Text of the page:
The qualifying matches for the 2023 FIBA (Fédération internationale de basket-ball amateur) World Cup have been taking place worldwide over the last 15 months. Depending on their location, live coverage of the events is not always straightforward. Spanish production company, Quality Media Productions, has successfully completed live coverage of the FIBA Qualifiers held in the Bahamas, situated between Florida and Cuba, and the US Virgin Islands, next to Puerto Rico in the Caribbean Sea.
Quality’s team handled the events as multi-camera productions, and were responsible for transmission to multiple broadcast networks, serving sports fans around the world.
Nine Dejero EnGo mobile transmitters were deployed on site, two of which were used for fill and key graphics for FIBA themselves to package content at the venue. Meanwhile, three Dejero WayPoint receivers located at Quality’s hub and master control room in Madrid received the camera feeds and the packaged content. All signals and media were then uplinked via satellite for global distribution.
EnGo mobile transmitters feature Dejero’s Smart Blending Technology, which aggregates multiple IP connections, including wired networks such as broadband and fibre, and wireless 3G/4G/5G, Wi-Fi and satellite networks. The result is high-speed, reliable internet connectivity, allowing the team to transmit broadcast-quality live video while reducing the costs of production overheads.
“As the EnGo blends cellular networks from multiple carriers, we did not have to rely solely on the venue’s limited connectivity or worry about the logistics and costs of getting a satellite truck to the island,” said Pablo Reyes, chief production officer and partner at Quality.
“Our experience with the FIBA Qualifier games live coverage demonstrates that, by using network aggregation techniques such as Dejero, we can literally go live from quite remote locations, achieving the kind of resilient connectivity that is required to transmit live high-quality video of major sporting events.”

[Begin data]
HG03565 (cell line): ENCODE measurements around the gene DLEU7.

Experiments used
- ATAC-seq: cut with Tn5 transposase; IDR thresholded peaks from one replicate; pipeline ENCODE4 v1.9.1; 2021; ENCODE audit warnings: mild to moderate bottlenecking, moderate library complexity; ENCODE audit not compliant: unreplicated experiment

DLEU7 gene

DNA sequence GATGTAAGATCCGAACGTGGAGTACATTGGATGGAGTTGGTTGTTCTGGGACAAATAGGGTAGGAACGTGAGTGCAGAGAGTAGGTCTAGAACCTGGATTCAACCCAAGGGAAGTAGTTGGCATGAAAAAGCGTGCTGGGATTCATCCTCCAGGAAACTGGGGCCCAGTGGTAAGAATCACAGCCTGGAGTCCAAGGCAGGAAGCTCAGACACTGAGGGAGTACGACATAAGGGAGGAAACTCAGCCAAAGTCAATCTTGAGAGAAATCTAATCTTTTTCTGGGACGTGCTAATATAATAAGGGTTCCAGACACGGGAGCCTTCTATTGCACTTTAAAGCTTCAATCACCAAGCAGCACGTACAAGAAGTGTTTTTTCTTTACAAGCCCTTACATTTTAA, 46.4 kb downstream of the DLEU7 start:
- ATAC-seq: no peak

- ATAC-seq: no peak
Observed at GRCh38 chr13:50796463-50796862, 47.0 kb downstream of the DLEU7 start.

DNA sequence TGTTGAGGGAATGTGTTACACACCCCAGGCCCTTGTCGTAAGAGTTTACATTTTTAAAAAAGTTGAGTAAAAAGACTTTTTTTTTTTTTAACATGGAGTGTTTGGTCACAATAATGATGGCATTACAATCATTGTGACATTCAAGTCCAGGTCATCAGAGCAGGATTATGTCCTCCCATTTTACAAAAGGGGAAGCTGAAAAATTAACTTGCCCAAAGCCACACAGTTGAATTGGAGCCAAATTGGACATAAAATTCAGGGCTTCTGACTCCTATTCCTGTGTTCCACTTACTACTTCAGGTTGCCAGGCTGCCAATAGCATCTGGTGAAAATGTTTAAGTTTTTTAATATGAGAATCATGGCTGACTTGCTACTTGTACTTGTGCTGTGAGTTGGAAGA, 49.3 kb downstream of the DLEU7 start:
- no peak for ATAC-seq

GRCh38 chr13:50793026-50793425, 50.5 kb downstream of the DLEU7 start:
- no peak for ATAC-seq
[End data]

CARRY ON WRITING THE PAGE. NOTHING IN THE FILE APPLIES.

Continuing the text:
Lean Production Model
Quality only needed to fly the EnGo transmitters and cameras out to St Thomas, resulting in a lean, remote production model. Because the devices are easy to operate and don’t require a complex set-up, the camera operators and crew were ready to go live within 48 hours of landing. Because the producers, directors, graphics operators and technicians were receiving the live transmission of camera feeds, without interruption, they could remain in Madrid to look after further packaging and distribution as required.
The EnGo’s intercom feature established two-way, full-duplex voice communication between the hub and field personnel, which was crucial for live interactions during the FIBA Qualifiers productions. A microphone at the hub was connected by an XLR audio cable to a WayPoint receiver, so that the director could communicate with camera operators using smartphones connected to the EnGo. The EnGo also has AES 256 encryption to keep audio and video data secure when transported over public internet links.
Time and Budget
According to Pablo Reyes, this workflow represents an opportunity to save on flights and accommodation, local logistics and related expenses, and save the time a production crew would have to spend travelling to and working at the sites. Furthermore, a satellite truck for remote production would have had to arrive by private sea freight, and involved customs compliance and insurance. “By using Dejero, we save between 60 and 75 percent of the set-up time and cost of a traditional workflow,” he said.
Quality uses Dejero connectivity devices and software to support remote productions for about 50 broadcasters and sports federation customers worldwide, including FIFA, FIBA, FINA, IWF, Rugby Europe and various world sports committees, plus many private sports promoters such as Grises de Humacao and Peter Auto, on top of 35 Spanish Federations. www.dejero.com